Glucose metabolism, diabetes and the arterial wall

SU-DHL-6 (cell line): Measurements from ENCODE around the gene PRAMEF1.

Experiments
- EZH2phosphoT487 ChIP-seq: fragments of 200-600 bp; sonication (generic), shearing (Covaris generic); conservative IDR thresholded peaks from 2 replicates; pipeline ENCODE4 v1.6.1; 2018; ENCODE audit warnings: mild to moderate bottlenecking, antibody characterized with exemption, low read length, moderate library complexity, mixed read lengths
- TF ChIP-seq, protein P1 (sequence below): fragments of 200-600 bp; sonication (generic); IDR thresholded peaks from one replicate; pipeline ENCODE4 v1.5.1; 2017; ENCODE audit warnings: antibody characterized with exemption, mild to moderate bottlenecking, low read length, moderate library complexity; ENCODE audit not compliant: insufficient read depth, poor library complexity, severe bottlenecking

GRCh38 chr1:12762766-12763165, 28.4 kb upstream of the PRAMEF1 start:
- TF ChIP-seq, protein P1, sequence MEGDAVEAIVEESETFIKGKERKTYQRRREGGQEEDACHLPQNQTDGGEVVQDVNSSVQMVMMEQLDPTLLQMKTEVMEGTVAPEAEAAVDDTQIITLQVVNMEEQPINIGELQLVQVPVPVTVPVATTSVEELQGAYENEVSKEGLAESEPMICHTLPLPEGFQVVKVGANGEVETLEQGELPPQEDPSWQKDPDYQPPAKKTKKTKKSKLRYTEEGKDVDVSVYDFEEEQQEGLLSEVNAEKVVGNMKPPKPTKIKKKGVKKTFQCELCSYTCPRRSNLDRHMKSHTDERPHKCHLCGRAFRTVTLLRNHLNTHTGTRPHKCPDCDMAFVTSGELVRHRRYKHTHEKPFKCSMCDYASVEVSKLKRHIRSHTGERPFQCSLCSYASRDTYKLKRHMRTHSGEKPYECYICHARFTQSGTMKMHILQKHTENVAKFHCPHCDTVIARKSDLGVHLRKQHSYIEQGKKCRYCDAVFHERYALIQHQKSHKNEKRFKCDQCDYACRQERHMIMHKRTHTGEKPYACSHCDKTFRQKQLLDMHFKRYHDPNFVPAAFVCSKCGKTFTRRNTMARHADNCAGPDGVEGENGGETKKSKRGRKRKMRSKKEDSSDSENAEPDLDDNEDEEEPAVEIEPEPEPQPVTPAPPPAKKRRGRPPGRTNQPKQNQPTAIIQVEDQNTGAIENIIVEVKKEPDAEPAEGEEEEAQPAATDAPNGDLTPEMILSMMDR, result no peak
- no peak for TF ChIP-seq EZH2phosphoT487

Preclinical large artery changes, specifically endothelial dysfunction and greater arterial stiffness and wall thickness, represent possible markers of increased cardiovascular risk in diabetic patients. Glycemic exposure and metabolic abnormalities related to insulin resistance affect arterial properties inducing altered vasomotor tone, increased collagen deposition, smooth muscle cell proliferation, inflammatory changes, and lipid infiltration. From an etiologic perspective, the association between arterial stiffness, carotid intima-media thickness (cIMT), and diabetes should be evaluated after adjustment for age, sex, and other risk factors such as hypertension, obesity, and dyslipidemia. Despite the amount of available literature, further studies are warranted to characterize: (i) the atherosclerotic versus (mal)adaptive mechanisms underlying arterial remodeling in different diabetic patients; (ii) the prognostic significance of cIMT and arterial stiffness on top of established risk factors; and (iii) the clinical usefulness of "tissue biomarkers" in individual patients in tracking disease progression. Answering these questions would allow a personalized approach to vascular disease in diabetes.